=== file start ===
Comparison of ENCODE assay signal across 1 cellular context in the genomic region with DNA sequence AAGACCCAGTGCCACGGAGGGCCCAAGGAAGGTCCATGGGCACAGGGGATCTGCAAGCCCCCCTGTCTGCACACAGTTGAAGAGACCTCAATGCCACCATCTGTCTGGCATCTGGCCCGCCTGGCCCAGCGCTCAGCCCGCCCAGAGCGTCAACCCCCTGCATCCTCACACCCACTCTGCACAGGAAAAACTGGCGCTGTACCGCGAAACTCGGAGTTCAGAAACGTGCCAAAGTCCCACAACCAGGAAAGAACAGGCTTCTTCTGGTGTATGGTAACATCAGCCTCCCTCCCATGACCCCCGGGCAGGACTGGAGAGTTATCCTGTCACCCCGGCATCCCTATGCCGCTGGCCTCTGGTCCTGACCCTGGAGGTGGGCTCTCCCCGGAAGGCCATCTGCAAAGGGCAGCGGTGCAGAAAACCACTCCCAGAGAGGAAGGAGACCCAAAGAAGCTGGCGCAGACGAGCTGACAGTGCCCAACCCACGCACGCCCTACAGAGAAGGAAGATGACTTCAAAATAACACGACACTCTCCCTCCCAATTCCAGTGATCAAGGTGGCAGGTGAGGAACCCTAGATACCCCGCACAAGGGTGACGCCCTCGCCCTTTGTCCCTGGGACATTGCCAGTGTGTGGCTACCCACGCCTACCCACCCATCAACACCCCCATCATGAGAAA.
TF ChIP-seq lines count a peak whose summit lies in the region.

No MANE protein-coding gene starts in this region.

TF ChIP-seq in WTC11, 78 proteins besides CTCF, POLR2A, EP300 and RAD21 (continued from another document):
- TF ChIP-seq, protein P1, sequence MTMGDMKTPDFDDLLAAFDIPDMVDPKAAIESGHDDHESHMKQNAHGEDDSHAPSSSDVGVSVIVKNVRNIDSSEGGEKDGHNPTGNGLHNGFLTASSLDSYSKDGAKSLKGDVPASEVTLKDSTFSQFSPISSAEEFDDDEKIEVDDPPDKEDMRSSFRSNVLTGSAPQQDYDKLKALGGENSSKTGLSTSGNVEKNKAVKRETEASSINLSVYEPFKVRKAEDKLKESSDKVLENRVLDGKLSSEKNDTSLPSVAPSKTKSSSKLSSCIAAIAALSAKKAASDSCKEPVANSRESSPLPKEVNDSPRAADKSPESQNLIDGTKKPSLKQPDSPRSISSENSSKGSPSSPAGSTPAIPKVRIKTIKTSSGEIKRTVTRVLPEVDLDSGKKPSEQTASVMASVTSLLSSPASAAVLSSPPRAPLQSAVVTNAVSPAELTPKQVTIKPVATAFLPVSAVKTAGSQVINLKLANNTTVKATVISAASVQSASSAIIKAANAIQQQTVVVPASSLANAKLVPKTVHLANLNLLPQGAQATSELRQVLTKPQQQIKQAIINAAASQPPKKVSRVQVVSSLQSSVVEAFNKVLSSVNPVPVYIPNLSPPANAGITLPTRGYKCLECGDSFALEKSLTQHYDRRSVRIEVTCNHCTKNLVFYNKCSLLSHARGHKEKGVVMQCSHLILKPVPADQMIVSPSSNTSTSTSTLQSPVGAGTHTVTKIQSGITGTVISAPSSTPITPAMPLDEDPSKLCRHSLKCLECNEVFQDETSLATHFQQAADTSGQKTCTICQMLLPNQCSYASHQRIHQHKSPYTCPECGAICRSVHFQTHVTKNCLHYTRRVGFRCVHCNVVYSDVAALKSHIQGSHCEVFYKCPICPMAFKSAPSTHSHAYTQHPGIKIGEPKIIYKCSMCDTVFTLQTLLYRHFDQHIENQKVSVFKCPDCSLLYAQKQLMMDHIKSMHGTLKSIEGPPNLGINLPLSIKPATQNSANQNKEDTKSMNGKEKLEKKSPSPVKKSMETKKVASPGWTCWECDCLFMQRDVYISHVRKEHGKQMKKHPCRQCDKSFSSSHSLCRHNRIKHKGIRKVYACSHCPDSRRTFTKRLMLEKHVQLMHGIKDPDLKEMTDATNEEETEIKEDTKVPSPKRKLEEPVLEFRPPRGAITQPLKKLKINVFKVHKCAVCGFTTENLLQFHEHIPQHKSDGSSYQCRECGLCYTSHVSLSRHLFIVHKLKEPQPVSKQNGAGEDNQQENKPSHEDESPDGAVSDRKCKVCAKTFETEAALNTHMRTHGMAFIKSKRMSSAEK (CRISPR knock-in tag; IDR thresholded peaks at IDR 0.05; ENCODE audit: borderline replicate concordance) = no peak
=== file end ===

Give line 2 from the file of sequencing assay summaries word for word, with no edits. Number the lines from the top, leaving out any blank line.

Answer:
TF ChIP-seq lines count a peak whose summit lies in the region.